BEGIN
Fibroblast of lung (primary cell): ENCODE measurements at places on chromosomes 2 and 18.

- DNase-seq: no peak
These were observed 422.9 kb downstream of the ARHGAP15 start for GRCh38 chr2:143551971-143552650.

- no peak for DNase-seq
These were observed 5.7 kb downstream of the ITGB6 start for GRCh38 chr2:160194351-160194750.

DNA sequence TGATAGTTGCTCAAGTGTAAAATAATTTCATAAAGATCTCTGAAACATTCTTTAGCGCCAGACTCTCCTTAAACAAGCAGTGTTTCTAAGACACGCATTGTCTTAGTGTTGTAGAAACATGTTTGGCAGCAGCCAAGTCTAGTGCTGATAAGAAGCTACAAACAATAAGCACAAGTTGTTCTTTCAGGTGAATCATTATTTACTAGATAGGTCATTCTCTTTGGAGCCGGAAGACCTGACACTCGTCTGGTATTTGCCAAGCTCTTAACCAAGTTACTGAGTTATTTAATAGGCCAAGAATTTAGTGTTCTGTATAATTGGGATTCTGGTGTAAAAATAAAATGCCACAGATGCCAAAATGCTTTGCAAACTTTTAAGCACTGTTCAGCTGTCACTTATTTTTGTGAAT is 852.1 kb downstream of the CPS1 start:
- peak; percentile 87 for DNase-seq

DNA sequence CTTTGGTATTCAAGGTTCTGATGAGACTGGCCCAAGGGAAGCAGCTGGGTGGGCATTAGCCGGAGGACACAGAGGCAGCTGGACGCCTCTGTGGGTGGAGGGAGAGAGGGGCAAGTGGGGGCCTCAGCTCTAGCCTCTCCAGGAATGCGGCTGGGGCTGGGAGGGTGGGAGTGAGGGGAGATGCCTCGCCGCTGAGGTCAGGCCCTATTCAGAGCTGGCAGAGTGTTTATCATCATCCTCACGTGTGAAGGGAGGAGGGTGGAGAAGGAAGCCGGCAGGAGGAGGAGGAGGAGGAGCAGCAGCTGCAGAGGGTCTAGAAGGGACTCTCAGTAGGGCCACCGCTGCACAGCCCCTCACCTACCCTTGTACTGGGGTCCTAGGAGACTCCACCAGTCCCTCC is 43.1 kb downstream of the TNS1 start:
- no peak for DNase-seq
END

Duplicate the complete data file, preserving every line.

Fibroblast of lung (primary cell): ENCODE measurements at places on chromosomes 2 and 18.

- DNase-seq: no peak
These were observed 422.9 kb downstream of the ARHGAP15 start for GRCh38 chr2:143551971-143552650.

- no peak for DNase-seq
These were observed 5.7 kb downstream of the ITGB6 start for GRCh38 chr2:160194351-160194750.

DNA sequence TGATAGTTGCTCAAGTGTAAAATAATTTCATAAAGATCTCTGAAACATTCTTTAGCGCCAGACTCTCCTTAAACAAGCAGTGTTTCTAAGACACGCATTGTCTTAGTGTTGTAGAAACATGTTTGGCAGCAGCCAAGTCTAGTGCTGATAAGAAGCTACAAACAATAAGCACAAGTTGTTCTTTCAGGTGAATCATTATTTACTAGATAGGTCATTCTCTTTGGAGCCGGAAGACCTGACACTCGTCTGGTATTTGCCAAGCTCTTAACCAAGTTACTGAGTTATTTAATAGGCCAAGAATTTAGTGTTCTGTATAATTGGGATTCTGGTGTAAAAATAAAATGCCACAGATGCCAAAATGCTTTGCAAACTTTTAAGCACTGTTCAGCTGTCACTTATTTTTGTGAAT is 852.1 kb downstream of the CPS1 start:
- peak; percentile 87 for DNase-seq

DNA sequence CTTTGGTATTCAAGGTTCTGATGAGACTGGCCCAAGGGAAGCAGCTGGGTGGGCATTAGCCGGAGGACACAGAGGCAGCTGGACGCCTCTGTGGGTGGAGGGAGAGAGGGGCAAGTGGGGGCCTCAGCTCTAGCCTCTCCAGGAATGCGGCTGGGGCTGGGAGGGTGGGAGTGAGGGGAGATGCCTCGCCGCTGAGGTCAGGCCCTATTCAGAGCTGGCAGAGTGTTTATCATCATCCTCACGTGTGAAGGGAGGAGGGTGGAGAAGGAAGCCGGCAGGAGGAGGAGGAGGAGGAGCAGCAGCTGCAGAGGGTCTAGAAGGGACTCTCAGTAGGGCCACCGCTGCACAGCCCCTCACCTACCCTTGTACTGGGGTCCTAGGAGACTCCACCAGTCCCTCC is 43.1 kb downstream of the TNS1 start:
- no peak for DNase-seq